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[AFRINIC-rpd] New Policy Proposal: Inter RIR IPv4 Address Transfers (AFPUB-2013-V4-001-DRAFT-01)

Andrew Alston alston.networks at
Mon Jan 14 21:31:42 UTC 2013

Hi David,

>> oh ... we can even estimate 3 addresses per students population, since
they will have laptops, pads and fones, all requiring Wifi at the minimum.

> I think it would be a mistake to propose a particular ratio in policy
since that number will likely vary over time and circumstances (e.g., these
days, a software/web developer will likely have a number of virtual machines

> in addition to their laptop, tablet, and phone(s)). One size doesn't fit
all. I'd hope it would be sufficient for requesters to provide the ratio and
the justification for that ratio with their request.

Just one comment on this, I to believe that specifying a ratio in an ideal
world should not be necessary, however, history in applications from
Universities has proven this is far from an ideal situation.  I refer to an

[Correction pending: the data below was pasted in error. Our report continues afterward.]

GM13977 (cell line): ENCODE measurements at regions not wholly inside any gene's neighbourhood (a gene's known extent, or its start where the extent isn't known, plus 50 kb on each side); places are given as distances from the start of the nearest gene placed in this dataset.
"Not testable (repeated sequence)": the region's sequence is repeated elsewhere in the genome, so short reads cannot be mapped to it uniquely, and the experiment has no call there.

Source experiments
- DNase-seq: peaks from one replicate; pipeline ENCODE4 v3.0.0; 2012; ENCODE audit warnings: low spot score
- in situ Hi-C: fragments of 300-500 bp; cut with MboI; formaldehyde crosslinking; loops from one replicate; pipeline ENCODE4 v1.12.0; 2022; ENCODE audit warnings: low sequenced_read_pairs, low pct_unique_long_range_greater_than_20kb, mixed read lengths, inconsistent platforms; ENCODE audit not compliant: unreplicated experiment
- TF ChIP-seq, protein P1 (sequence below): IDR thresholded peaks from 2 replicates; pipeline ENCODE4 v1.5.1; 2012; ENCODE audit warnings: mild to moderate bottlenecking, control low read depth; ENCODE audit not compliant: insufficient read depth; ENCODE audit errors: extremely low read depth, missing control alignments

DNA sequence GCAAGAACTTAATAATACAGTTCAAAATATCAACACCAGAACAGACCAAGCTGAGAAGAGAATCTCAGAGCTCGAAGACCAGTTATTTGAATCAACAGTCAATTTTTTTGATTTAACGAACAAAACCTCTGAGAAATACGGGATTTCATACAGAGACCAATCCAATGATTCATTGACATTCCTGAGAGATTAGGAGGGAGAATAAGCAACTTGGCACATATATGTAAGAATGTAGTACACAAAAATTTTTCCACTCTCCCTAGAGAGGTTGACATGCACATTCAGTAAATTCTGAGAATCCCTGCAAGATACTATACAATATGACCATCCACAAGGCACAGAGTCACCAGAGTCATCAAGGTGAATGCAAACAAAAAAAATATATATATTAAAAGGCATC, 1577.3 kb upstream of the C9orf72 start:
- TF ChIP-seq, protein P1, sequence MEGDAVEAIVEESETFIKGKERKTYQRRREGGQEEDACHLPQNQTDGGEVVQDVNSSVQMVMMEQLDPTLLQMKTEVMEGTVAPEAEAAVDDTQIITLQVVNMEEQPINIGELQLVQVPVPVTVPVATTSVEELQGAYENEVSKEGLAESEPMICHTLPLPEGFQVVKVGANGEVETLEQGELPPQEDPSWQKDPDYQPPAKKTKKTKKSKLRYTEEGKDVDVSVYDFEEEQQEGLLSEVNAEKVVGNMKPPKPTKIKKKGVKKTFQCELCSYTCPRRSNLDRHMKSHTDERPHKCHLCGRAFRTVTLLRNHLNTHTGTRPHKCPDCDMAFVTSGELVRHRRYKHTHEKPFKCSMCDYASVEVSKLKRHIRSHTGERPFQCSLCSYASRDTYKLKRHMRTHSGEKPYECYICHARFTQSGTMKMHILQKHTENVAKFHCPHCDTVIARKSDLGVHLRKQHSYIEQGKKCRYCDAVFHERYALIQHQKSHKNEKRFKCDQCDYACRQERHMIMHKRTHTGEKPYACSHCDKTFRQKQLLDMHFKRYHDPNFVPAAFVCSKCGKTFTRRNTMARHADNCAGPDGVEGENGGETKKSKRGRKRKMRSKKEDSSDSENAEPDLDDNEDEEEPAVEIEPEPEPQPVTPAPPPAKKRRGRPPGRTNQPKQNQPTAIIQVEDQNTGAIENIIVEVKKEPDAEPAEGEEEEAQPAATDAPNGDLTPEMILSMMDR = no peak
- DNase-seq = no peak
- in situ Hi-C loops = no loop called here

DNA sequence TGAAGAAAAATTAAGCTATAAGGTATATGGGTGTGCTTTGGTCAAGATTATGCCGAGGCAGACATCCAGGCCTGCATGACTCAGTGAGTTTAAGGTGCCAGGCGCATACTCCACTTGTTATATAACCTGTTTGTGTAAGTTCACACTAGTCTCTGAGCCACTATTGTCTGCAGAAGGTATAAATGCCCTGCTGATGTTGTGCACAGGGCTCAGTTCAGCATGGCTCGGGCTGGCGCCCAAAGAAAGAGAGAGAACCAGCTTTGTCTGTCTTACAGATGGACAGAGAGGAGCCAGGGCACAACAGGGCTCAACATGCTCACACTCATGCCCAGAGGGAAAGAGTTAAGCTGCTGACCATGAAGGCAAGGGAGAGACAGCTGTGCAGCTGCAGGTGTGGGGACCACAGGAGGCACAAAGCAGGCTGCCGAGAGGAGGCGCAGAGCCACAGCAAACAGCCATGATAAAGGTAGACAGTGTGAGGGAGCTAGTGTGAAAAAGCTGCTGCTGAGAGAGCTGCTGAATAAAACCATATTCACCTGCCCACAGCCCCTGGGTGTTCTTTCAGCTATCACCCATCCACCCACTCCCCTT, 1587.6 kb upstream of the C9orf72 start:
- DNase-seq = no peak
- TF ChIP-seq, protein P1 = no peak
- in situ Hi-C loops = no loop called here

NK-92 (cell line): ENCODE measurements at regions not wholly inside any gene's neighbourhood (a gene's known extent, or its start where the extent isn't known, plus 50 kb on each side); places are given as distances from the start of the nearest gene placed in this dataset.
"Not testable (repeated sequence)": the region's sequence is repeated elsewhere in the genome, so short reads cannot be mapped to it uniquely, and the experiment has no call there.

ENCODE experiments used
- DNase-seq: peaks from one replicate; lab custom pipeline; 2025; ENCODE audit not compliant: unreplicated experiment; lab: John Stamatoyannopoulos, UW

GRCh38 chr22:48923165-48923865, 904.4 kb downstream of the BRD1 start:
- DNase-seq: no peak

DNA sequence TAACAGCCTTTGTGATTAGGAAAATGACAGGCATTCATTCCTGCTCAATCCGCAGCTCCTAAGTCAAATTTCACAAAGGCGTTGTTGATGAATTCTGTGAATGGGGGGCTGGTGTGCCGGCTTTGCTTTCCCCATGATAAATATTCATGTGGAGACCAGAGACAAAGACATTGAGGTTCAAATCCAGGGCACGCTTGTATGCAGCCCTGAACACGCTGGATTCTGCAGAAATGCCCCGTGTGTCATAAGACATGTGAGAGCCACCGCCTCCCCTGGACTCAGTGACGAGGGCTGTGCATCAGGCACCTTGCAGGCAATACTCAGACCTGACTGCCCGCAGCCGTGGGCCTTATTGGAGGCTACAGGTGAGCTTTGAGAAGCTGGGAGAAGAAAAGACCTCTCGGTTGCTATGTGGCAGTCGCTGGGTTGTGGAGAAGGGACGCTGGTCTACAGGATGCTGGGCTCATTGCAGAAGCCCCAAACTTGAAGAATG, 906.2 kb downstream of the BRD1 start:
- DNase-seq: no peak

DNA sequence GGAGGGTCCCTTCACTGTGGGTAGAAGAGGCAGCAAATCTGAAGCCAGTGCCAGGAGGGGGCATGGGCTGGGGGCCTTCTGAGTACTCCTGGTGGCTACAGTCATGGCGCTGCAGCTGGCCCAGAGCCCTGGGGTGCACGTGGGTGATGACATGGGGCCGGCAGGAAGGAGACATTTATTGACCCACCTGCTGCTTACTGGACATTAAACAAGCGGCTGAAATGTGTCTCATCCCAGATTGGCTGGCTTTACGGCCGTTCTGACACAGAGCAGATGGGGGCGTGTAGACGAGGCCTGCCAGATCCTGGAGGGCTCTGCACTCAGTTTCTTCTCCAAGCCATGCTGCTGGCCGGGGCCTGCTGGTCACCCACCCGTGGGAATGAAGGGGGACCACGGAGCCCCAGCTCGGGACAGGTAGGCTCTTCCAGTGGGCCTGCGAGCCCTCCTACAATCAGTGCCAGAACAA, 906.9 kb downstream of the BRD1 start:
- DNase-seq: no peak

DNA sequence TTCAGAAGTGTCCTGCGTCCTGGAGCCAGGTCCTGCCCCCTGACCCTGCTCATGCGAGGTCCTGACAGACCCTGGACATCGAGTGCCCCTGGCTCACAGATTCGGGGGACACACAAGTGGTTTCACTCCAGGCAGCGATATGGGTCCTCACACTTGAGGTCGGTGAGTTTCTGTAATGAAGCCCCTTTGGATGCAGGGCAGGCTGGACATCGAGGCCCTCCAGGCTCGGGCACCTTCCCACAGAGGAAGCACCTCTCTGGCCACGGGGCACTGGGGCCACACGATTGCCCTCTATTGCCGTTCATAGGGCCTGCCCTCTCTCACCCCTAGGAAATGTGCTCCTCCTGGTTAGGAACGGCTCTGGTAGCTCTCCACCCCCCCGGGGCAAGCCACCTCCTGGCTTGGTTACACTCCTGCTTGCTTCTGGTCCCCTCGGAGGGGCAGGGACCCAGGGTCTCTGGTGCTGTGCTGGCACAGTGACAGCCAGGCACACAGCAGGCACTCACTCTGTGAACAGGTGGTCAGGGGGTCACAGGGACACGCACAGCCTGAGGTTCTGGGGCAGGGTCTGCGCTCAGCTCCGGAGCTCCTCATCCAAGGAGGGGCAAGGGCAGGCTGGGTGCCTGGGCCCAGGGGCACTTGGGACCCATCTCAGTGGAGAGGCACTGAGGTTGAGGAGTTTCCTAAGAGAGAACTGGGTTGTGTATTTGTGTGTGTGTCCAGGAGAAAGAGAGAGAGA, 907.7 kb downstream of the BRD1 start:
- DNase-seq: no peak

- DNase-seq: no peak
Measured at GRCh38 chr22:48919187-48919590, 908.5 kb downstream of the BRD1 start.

application within the last 6 months, where the argument about ratios to of
students to addresses took center stage for more than 2 weeks, with
arguments coming back for example that "When a student is in a lab, working
on a lab pc, they won't be using their phone, therefore it doesn't need an
IP, therefore the ratio is reduced."

The 3 IP per student ratio however is something we've found to hold as a
pretty good average, we found this by analyzing the wireless leases and
other leases at two Universities in South Africa during this aforementioned
discussion (ratio was actually 2.something, I forget exactly what), but 3
allows for some growth.  While I agree that some people may have more
devices/virtual machines than the three in the ratio, if you average out
over an entire student population within an institution, I think it's a
pretty good number.  

One of the other points of the proposed policy which I'll be submitting as
soon as I get Sunday's comments back on the exact wording, is to reduce the
complexity around Academic institutions getting space.  As stated in
previous emails, one of the major drivers of NAT in these universities and
the resistance to getting more space is the bizarrely complex and time
consuming process to get AfriNIC to actually allocate anything.  By using a
student head count and a fixed ratio, we drastically reduce this complexity
and the amount of paperwork needed.  

Policy proposal to follow shortly.



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